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Cytomegalovirus (CMV)

4-minute read

What is CMV?

Cytomegalovirus (CMV) is a very common virus in the herpes virus family. Around 1 in 2 people have been infected with CMV by young adulthood and up to 9 out of 10 people have been infected by 40 years of age.

CMV may stay in a your body for years without causing any problems.

What are the symptoms of CMV?

The symptoms of CMV can vary. Some people have no symptoms. Others might have symptoms such as:

Some people can become seriously ill. Most people who become seriously ill have problems with their immune system. This can include conditions such as HIV, being on chemotherapy or taking other medicines that suppress the immune system.

If you become infected with CMV while you’re pregnant, there is a small risk that your unborn baby will also become infected. This is called congenital CMV. The vast majority of babies with congenital CMV remain well all their life. A few develop long-term problems such as hearing loss, developmental delay and learning problems. The most common problem is hearing loss.

CHECK YOUR SYMPTOMS — Use the Symptom Checker and find out if you need to seek medical help.

How is CMV spread?

CMV is transferred from person to person through body fluids. Most commonly, this is through a child's saliva. The virus is also found in other body fluids such as breast milk, blood, urine, vaginal secretions and semen. If you are pregnant, the virus can also spread to your unborn child.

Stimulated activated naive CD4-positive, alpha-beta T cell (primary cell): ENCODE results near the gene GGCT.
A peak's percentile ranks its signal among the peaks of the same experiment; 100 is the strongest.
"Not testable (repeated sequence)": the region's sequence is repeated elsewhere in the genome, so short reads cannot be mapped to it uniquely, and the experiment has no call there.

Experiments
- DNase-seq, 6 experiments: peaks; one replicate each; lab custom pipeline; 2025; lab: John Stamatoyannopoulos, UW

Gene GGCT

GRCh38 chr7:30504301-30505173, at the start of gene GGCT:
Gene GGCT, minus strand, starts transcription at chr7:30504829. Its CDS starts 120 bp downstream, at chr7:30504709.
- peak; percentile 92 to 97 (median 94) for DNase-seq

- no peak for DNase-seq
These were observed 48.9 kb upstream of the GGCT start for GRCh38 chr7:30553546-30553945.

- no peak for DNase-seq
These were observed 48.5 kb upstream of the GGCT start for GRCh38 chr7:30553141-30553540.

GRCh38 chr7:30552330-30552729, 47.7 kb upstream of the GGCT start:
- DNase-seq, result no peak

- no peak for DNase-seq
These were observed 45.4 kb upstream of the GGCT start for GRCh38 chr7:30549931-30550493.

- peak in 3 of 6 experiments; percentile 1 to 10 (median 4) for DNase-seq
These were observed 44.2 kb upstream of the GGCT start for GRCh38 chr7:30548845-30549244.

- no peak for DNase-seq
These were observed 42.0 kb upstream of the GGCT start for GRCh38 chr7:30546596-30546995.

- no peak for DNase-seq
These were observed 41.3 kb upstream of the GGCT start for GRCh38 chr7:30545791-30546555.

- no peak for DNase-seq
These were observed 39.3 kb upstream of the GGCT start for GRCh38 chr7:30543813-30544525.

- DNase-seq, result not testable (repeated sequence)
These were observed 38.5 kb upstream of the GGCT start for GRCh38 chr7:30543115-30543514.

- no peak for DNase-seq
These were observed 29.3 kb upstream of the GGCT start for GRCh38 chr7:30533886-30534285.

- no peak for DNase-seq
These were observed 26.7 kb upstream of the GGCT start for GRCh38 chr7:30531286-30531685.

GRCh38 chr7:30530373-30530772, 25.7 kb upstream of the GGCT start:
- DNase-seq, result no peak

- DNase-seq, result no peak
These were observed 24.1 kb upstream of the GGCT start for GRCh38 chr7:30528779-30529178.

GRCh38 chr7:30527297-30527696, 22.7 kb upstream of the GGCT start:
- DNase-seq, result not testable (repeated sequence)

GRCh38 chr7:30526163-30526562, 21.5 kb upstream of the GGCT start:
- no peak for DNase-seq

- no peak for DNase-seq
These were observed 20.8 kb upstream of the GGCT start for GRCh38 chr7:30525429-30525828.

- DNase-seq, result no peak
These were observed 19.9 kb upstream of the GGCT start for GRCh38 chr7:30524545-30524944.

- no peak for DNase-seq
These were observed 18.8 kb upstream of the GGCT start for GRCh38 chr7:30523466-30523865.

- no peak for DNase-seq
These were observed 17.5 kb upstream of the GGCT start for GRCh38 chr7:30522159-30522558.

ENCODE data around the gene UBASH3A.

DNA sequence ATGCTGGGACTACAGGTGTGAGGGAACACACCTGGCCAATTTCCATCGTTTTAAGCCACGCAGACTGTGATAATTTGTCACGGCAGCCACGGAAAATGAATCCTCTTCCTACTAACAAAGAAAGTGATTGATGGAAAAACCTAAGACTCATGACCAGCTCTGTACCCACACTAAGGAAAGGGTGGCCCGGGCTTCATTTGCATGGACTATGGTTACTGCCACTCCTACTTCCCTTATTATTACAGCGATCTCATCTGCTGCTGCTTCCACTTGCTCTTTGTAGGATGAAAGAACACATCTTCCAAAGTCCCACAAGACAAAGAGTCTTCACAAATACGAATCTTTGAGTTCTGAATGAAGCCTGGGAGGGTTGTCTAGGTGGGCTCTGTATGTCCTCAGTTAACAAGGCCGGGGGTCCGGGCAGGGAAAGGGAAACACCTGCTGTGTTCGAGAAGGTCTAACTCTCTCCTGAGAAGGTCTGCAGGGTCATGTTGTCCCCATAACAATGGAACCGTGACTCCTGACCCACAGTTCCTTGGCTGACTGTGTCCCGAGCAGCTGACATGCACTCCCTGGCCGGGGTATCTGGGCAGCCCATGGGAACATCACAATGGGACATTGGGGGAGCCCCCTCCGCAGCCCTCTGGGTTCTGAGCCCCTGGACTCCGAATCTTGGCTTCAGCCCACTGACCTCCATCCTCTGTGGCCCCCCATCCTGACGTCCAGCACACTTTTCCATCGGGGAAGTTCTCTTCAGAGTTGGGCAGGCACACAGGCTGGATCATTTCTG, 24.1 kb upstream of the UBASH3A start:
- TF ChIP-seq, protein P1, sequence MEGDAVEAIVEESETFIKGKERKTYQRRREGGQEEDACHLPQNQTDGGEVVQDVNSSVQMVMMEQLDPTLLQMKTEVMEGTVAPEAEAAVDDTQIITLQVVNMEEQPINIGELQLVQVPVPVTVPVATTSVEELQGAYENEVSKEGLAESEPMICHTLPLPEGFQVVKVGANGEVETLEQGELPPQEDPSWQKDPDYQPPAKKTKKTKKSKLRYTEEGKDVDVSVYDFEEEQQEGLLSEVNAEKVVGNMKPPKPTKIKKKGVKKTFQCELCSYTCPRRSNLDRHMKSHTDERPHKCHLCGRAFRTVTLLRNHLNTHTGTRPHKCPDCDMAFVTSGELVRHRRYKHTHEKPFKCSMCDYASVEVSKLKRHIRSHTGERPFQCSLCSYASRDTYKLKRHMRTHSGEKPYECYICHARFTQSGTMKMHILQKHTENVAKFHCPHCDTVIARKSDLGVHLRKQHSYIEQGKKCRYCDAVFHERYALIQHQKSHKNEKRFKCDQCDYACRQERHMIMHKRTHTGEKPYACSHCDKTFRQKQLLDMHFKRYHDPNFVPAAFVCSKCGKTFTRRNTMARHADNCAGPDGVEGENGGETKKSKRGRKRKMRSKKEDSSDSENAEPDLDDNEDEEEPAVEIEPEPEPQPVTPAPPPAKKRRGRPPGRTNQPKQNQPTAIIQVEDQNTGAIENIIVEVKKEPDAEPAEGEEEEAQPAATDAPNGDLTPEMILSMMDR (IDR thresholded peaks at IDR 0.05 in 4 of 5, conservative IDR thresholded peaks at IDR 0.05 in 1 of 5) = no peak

How will I be diagnosed with CMV?

There are two tests that can check for CMV:

  • a test for the virus itself from fluids such as urine
  • a blood test for an immune response to the virus

CMV testing may be recommended for if you are pregnant and develop a viral illness, or if an ultrasound shows a fetal abnormality.

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What treatment will I need for CMV?

Most people recover from CMV without any special treatment. If you are pregnant or have a weakened immune system, see your doctor for advice.

How can I prevent CMV?

There is no vaccine available to prevent CMV infection.

If you are pregnant or trying to conceive, you should take precautions to avoid being infected with CMV. This can be difficult, as many young children carry the virus, and CMV is contagious. If you are pregnant and come in close contact with young children, the following steps may reduce your risks of catching CMV:

  • Wash and dry your hands after touching young children.
  • Wear gloves while changing nappies.
  • Wash your hands especially well after changing nappies or handling items such as toys that might have traces of saliva or urine.
  • Avoid sharing food or toothbrushes.
  • Take care when kissing babies to avoid contact with their saliva.
  • Clean toys or surfaces that might have come into contact with their saliva, urine or body fluid.

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Last reviewed: August 2022

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